Re: [aqm] think once to mark, think twice to drop: draft-ietf-aqm-ecn-benefits-02

David Lang <david@lang.hm> Fri, 27 March 2015 19:08 UTC

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From: David Lang <david@lang.hm>
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Subject: Re: [aqm] think once to mark, think twice to drop: draft-ietf-aqm-ecn-benefits-02
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On Fri, 27 Mar 2015, Scheffenegger, Richard wrote:

> Hi David,
>
>
>>> - low latency AND high throughput (compared to low latency OR high
>>> throughput for drop based congestion controllers)
>>
>> I think that you are overstating things when you say that without ECN you
>> are forced to choose between low latency OR high throughput. that doesn't
>> match what people are reporting when they use simple fq_codel without ECN
>
>
> I disagree. At the least when you are using TCP, a drop will cause head-of-line blocking on the receiver, for at least 1 RTT; Agreed, there are ways to mitigate this (FEC-encoded transports).
>
> But the "OR" is exactly the correct description here: FEC has inheritent overhead thus reduced bandwidth, and loss-recovery suffers from head-of-line blocking, thus higher latency (to the application, where it actually matters).
>
> FQ-Codel runs with high bandwidth, but the drops induce latency in the end-hosts nevertheless...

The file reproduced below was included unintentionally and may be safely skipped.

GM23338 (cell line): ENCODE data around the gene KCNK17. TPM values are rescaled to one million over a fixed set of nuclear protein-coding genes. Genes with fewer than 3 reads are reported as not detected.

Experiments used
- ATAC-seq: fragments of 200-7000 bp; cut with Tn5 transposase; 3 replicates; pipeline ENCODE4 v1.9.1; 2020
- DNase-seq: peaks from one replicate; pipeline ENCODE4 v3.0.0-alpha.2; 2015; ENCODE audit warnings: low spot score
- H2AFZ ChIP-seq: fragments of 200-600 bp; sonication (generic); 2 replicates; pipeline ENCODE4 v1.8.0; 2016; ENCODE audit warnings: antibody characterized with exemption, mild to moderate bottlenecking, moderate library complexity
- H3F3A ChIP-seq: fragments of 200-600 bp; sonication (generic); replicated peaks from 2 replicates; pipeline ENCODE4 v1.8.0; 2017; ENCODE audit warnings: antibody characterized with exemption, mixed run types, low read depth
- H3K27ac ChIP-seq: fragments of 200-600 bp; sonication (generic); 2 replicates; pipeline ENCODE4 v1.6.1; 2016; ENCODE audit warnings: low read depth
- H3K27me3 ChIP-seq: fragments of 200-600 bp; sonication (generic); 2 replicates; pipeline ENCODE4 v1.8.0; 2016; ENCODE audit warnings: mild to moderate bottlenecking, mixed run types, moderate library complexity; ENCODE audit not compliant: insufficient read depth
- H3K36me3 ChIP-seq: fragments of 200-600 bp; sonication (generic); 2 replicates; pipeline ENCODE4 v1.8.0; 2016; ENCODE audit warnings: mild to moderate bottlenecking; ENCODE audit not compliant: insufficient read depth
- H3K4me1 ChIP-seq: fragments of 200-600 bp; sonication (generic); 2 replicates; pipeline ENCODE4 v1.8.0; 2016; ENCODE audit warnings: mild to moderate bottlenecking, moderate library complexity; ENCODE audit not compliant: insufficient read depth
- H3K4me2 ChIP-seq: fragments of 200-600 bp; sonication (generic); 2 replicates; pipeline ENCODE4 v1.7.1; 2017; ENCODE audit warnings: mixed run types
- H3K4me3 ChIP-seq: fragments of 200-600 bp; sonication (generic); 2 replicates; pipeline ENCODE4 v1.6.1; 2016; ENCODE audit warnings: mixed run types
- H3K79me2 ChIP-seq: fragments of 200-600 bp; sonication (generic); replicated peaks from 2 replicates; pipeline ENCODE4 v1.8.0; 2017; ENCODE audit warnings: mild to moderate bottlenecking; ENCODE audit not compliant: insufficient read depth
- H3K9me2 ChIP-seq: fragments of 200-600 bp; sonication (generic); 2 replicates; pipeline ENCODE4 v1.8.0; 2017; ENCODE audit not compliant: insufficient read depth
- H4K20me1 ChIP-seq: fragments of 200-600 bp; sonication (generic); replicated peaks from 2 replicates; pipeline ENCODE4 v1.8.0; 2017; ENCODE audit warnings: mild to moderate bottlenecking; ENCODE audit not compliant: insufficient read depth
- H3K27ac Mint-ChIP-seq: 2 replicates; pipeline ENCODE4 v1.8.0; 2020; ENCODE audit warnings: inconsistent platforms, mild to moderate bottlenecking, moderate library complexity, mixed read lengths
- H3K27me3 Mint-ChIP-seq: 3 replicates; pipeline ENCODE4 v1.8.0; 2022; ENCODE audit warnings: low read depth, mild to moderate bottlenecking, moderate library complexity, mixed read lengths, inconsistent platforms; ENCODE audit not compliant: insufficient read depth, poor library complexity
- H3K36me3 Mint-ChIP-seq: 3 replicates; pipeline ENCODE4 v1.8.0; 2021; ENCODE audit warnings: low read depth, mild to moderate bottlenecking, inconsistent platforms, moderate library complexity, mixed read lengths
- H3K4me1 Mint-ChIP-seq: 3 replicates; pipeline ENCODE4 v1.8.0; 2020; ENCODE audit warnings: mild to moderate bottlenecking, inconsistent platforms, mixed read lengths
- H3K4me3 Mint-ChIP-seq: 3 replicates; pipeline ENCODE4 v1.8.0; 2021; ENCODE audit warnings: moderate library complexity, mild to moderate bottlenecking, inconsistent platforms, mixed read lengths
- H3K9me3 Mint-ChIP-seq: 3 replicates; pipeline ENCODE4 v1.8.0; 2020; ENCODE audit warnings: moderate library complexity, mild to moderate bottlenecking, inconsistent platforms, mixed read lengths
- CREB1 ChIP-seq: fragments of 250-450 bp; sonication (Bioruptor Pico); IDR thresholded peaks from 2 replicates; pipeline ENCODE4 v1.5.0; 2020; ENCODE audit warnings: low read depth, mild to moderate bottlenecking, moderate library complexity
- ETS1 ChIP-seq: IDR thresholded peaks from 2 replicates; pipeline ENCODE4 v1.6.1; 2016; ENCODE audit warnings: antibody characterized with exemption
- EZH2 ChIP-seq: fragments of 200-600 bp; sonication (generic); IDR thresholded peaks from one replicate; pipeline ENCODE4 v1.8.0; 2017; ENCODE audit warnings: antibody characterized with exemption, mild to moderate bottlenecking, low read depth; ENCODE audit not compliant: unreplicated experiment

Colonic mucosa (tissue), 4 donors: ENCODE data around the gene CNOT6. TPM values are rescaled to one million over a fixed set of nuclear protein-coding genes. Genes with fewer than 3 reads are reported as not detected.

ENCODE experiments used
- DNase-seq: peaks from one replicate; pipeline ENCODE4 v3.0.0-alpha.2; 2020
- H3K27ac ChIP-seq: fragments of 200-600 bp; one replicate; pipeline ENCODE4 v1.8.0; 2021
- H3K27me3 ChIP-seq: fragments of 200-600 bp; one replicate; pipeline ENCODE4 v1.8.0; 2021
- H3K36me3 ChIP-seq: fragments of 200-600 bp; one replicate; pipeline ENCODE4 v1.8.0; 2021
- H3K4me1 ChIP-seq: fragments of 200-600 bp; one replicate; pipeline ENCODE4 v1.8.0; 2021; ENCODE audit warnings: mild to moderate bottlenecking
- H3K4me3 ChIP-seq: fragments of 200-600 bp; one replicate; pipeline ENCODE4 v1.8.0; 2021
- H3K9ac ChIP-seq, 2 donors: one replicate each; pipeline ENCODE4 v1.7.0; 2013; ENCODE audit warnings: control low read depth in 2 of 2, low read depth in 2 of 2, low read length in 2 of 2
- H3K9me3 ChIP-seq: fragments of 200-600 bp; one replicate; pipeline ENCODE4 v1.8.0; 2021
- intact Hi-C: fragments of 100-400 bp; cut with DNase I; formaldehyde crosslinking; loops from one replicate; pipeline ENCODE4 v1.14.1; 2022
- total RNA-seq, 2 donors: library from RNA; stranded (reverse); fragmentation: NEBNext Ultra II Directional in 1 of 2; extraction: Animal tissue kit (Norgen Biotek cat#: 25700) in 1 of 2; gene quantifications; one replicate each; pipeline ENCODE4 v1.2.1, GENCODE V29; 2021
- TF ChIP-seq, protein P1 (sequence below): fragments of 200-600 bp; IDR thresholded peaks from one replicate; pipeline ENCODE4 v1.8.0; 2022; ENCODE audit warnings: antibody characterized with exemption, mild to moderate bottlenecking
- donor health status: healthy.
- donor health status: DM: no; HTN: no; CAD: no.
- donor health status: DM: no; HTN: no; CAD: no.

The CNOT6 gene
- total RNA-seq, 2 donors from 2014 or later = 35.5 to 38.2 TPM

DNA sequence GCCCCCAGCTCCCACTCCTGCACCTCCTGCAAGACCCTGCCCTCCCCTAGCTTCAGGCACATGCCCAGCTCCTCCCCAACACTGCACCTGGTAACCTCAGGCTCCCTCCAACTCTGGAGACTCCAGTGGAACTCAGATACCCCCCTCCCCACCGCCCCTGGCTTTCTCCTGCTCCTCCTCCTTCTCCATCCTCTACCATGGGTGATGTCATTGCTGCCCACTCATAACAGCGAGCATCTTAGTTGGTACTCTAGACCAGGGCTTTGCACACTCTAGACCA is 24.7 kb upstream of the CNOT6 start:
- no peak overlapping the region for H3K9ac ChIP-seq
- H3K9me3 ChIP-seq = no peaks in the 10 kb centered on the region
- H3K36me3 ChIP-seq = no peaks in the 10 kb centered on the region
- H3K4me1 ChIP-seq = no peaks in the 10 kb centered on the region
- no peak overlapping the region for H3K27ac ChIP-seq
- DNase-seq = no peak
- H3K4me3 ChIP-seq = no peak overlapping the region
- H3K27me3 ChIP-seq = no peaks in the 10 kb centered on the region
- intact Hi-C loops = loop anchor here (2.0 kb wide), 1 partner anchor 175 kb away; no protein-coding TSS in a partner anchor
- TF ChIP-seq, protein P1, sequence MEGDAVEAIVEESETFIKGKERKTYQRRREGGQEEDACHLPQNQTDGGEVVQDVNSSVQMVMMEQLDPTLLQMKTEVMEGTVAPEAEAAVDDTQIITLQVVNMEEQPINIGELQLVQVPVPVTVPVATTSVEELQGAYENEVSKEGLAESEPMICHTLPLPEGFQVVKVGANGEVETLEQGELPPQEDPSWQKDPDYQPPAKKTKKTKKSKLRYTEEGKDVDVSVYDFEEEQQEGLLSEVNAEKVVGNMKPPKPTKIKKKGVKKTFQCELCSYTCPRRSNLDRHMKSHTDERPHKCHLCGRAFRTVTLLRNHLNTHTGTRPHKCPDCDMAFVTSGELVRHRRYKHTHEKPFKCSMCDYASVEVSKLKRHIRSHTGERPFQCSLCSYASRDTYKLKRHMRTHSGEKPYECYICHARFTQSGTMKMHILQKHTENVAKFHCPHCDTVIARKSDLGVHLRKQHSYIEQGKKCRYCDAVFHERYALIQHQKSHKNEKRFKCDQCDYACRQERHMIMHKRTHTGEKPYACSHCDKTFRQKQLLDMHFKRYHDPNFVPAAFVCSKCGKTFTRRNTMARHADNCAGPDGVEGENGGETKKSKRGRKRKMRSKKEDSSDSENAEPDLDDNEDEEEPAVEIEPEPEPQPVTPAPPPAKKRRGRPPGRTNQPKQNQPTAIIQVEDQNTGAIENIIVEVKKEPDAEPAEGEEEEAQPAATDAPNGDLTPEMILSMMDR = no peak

> Thus FQ-Codel with ECN would still be more effective than without ECN.

The key thing is that we are talking about different scales here.

You are talking about a 1RTT latency that will happen if the congestion gets bad 
enough, while I'm looking at the effects of overbuffering that causes the 
effective utilization of links to be well below 50% in practice. In such a case, 
doing something like fq_codel without ECN will get you 90%+ of the theoretical 
best case and is such a massive improvement that the vast majority of the users 
are not going to notice any improvement from ECN marking instead of dropping.

But the discussions here have explicitly said that ECN marking happens at the 
same time that drops happen, so it's not a case of doing ECN instead of 
dropping. While ECN could be used that way, that's not what's being advocated 
(and marking independently of dropping does raise all the fairness issues that 
we discussed a week or so ago)

David Lang